We used to take our Advanced Missions Training students to Chobe National Park, a beautiful game reserve in Botswana, twice a year. We would have to wake up super early to leave so we could catch our tour guide bright and early and get the most out of such a phenomenal experience. I remember one morning being extremely cold and I had to wake the kids up to go to Chobe and they were grumpy. I got them dressed and made them a cup of hot tea. As we were leaving the house I told Elly to put her hoody/jersey on and she told me, “NO!” Naturally a BIG battle of the wills ensued. We argued for 10 minutes and everything ended in tears… I didn’t win because by that time we were running late and I couldn’t carry on. I told my boss, Sharon, the next day about it and she said, “Sometimes you have to pick and choose your battles… and that was the wrong battle to choose.” Was it really so important for Elly to have her hoody/jersey on? Was she going to catch a cold or experience hypothermia as a result? Well, no and she ended up being fine. Now I don’t waste my time yelling at my children to put on their hoodies, if they’re cold they will tell me and I will help them.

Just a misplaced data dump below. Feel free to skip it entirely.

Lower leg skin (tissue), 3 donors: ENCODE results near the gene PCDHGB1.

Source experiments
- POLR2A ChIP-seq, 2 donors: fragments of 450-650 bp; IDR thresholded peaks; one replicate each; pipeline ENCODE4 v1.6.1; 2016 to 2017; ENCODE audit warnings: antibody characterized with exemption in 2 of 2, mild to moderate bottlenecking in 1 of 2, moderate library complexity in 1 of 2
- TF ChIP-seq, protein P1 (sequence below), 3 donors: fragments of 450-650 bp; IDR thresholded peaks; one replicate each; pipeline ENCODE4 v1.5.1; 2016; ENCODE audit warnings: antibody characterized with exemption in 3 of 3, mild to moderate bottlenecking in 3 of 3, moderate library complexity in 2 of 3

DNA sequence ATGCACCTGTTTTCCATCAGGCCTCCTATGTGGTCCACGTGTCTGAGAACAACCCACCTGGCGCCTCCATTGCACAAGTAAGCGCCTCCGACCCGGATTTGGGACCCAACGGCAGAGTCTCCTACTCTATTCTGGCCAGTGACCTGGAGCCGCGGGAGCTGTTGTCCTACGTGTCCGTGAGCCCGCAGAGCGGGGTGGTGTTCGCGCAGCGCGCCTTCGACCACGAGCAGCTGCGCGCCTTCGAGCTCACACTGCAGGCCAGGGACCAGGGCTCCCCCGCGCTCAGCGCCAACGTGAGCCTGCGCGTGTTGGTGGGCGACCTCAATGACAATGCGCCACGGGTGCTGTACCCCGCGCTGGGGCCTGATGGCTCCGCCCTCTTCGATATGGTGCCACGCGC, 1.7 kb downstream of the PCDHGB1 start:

Don’t give in and do it yourself (and be consistent):